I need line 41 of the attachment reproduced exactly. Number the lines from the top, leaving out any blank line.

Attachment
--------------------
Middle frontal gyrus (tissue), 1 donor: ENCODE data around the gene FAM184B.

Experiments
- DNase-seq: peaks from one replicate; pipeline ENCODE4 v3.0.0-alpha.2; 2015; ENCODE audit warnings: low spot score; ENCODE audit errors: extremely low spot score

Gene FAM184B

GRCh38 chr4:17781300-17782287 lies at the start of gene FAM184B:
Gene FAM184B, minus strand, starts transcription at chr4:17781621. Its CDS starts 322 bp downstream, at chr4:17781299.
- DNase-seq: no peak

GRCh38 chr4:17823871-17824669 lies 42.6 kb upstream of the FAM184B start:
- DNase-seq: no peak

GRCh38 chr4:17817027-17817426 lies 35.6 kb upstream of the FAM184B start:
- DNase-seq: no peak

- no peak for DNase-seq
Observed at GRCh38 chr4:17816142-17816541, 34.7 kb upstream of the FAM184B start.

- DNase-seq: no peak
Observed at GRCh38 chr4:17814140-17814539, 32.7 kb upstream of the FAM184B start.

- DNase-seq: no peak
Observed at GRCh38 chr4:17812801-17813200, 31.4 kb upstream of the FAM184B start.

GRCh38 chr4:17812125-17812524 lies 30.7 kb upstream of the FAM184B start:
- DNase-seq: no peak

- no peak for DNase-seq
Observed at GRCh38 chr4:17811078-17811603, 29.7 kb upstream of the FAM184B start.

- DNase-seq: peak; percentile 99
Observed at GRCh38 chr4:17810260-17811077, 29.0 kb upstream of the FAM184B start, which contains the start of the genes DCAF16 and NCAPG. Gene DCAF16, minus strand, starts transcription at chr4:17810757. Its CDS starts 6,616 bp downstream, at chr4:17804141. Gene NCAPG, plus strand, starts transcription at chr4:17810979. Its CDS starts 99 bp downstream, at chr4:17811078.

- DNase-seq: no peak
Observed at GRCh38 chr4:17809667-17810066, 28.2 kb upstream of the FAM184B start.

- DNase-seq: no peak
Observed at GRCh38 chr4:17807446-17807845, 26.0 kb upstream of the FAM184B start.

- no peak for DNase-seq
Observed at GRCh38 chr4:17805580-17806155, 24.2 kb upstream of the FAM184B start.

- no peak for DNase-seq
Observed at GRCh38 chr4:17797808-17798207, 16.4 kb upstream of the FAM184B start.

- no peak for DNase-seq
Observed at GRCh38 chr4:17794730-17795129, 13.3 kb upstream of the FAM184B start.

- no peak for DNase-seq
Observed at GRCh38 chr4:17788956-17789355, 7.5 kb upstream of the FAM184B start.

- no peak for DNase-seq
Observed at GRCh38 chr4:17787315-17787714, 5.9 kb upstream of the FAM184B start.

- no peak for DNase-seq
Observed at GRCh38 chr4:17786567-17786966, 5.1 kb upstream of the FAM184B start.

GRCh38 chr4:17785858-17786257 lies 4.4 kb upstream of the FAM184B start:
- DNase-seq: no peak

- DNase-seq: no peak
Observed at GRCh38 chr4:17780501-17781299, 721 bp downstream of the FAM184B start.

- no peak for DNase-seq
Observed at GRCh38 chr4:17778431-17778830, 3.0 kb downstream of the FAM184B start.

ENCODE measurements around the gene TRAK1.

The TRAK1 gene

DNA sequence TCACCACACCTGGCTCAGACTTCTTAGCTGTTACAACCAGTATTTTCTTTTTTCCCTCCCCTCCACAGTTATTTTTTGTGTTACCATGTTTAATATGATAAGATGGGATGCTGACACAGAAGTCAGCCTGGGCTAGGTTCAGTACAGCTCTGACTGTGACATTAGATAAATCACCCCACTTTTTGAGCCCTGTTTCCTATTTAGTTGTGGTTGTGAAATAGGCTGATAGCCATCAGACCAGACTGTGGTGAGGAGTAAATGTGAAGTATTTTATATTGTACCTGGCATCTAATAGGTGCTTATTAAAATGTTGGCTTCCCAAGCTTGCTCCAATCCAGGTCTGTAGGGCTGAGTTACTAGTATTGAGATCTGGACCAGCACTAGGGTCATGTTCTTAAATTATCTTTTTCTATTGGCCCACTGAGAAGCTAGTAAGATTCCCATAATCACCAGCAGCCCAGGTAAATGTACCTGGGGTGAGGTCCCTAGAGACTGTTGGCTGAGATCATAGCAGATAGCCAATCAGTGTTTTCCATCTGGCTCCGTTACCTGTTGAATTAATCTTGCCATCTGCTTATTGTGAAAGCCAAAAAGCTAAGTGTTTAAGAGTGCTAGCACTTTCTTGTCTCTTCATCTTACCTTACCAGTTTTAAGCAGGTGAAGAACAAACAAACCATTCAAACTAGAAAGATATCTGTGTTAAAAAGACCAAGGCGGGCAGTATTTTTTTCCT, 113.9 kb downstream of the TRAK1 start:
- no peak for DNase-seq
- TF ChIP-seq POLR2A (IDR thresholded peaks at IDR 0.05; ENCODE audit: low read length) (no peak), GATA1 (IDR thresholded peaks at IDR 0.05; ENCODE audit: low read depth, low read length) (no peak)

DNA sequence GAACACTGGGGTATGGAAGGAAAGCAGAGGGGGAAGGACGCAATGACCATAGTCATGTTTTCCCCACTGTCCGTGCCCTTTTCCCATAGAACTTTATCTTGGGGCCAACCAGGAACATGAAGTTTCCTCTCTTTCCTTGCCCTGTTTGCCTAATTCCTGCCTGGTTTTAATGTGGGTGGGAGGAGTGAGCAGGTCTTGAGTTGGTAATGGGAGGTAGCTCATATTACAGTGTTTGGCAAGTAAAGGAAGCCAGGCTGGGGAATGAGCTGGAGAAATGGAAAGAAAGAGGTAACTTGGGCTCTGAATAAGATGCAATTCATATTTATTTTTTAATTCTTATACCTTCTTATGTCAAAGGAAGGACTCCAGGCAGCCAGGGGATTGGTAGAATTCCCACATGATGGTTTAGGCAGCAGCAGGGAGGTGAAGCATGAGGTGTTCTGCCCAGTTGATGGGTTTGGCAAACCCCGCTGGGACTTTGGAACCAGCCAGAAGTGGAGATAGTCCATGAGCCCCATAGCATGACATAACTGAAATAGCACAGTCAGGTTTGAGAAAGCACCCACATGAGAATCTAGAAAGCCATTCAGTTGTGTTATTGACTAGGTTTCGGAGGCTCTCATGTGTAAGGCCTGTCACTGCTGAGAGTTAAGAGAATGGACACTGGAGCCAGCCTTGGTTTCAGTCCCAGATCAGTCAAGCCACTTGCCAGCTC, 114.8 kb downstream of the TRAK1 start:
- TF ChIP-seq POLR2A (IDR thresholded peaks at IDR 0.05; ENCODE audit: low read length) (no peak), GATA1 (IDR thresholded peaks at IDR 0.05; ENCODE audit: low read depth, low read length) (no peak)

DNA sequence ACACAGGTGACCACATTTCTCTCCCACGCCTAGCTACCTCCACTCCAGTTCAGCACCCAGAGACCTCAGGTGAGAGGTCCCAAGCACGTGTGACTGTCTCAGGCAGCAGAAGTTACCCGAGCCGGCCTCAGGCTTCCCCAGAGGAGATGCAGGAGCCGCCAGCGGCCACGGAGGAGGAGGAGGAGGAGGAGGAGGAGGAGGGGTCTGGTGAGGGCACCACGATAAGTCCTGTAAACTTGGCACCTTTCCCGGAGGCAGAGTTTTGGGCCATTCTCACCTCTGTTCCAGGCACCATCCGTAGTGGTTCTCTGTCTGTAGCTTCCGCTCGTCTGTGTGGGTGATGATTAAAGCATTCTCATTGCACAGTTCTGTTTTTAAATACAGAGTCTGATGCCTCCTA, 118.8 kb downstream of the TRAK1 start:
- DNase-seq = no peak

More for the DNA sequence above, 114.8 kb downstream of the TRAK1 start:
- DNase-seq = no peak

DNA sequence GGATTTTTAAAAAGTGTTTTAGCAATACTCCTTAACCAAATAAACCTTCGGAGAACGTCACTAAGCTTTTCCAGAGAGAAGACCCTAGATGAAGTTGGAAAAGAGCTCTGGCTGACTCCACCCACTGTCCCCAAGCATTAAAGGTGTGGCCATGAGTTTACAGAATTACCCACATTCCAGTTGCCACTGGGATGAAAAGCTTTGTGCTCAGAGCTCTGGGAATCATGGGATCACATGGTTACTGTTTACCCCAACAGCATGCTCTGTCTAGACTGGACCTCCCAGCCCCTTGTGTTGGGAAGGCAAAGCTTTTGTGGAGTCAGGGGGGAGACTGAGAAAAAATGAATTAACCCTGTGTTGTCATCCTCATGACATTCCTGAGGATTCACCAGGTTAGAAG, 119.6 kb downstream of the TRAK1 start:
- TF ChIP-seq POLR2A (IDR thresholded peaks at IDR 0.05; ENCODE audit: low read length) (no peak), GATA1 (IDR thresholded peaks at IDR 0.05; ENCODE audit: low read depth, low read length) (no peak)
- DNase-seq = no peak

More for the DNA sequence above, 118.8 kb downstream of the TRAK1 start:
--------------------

- DNase-seq: no peak